Island Species: March 2011 Archives

Old Mother Albatross

|

Many animal species are known for the intense labors they undergo for the sake of their offspring. Sea turtles travel for thousands miles to lay their eggs on the same beaches where they hatched. Male Emperor Penguins spend two months without food while incubating their eggs in the frigid Antarctic winter.  A recent discovery adds another bird--the albatross--to the ranks of these determined parents. 

The oldest known bird in the Northern Hemisphere is an albatross--a large seabird known for their massive wingspan (some can be up to 11 feet wide!). Recently, scientists made a surprising discovery about this ancient bird, appropriately named Wisdom: At the age of 60, rather than considering retirement, she is the proud mother of a new baby albatross!

Albatross lay only one egg a year, but scientists estimate that Wisdom has already raised at least 30 chicks in her lifetime. Many take a year off between parenting, and most albatross mate for life. Below, Wisdom is pictured with her newest baby.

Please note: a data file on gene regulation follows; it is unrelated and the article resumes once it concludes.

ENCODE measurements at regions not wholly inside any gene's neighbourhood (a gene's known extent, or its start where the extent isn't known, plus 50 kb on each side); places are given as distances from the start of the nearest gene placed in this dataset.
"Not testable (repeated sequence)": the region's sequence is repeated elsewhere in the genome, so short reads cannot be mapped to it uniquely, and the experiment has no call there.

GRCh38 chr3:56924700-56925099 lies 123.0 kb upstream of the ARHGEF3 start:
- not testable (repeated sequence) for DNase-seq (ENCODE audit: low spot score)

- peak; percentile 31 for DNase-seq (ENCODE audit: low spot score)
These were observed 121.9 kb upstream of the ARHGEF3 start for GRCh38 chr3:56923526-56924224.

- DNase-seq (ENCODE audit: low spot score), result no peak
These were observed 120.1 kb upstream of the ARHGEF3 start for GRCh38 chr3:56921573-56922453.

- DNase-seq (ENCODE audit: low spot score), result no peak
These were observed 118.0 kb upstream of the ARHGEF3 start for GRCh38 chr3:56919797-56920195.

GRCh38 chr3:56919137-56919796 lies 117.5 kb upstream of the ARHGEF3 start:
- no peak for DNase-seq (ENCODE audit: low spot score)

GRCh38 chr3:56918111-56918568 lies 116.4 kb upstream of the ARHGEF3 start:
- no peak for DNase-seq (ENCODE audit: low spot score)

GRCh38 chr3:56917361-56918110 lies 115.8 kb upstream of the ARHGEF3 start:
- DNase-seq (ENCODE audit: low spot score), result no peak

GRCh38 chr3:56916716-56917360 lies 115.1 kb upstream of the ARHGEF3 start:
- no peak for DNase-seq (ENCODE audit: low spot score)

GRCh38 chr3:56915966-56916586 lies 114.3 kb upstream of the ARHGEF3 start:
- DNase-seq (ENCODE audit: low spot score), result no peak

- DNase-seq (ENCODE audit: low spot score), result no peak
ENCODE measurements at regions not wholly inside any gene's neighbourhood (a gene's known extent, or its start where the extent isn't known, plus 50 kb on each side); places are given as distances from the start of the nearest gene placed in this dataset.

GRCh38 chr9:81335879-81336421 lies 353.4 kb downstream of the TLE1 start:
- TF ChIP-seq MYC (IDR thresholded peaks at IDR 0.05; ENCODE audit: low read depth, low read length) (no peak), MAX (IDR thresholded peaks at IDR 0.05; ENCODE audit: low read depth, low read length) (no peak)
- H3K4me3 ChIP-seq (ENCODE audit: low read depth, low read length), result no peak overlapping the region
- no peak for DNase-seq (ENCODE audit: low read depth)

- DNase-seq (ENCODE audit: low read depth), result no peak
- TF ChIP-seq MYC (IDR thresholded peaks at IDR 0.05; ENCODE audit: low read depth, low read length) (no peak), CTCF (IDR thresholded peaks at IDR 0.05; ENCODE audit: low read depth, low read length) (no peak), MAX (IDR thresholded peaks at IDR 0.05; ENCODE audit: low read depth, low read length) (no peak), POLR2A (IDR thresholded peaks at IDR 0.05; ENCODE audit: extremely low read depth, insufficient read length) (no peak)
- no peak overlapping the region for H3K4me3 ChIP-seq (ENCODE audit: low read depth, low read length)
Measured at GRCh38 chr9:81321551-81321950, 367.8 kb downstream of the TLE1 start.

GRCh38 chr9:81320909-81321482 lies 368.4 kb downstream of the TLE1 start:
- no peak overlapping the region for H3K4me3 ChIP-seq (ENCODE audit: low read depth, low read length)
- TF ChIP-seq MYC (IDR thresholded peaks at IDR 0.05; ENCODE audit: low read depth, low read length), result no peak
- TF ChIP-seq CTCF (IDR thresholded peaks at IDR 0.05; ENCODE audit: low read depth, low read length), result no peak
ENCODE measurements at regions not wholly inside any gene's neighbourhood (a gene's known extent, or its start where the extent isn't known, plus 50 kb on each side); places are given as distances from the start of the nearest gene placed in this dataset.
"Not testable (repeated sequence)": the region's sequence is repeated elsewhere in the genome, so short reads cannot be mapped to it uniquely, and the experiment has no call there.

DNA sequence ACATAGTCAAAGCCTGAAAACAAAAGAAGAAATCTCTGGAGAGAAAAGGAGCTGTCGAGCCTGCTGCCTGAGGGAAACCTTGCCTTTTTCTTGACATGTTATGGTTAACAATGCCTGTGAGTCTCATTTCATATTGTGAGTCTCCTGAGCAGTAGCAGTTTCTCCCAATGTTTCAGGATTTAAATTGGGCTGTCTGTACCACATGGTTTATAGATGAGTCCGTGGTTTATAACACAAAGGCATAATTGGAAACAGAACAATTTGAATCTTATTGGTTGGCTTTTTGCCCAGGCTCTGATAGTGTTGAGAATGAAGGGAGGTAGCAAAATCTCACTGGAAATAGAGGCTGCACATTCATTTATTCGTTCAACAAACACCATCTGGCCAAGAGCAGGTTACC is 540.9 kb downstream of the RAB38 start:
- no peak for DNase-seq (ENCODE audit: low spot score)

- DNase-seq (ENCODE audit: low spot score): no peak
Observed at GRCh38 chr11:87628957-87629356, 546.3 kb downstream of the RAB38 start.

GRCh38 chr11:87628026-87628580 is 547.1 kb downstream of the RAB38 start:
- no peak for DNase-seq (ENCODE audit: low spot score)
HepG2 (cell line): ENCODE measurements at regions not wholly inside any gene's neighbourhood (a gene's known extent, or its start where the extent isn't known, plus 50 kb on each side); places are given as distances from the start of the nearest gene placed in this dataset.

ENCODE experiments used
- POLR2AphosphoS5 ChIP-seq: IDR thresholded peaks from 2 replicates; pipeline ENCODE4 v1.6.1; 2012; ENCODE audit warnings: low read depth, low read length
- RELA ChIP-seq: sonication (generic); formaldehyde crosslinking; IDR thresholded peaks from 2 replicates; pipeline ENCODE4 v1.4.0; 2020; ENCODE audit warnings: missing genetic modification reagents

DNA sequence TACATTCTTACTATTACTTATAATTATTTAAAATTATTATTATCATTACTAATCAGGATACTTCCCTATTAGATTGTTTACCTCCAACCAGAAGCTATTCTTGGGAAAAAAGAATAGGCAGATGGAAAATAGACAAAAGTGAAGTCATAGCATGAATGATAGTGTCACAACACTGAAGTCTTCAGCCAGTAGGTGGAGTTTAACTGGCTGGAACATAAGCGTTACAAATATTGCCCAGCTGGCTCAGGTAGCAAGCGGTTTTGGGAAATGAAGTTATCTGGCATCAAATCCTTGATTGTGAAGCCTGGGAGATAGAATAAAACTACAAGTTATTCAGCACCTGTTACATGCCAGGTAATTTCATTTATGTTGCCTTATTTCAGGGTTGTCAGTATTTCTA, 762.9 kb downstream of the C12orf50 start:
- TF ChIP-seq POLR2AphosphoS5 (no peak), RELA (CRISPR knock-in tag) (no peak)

4810.WisdomAlbatross.jpg

Islands cover a tiny fraction of the planet's surface, but are home to over half of all extinctions. In this series, we'll introduce you to some of the rare and fascinating animals found on islands.

Unless you are an ornithologist, the word "megapode" might conjure images of a transformer-like creature in your mind. In reality, megapodes, or "incubator birds," are chicken-like birds who are the only type of birds to use something other than their body heat to incubate their eggs. Instead, they bury their eggs under large mounds of sand or decaying vegetation, using geothermal or volcanic heat to warm the eggs. The picture below shows a megapode standing atop his huge incubator mound. Imagine starting your life under a pile of volcanic-heated compost!

800px-Brushturkeykansaszoo.jpgRead on for more information about these unique birds.

About this Archive

This page is a archive of entries in the Island Species category from March 2011.

Island Species: October 2010 is the previous archive.

Island Species: April 2011 is the next archive.

Find recent content on the main index or look in the archives to find all content.

Powered by Movable Type 4.0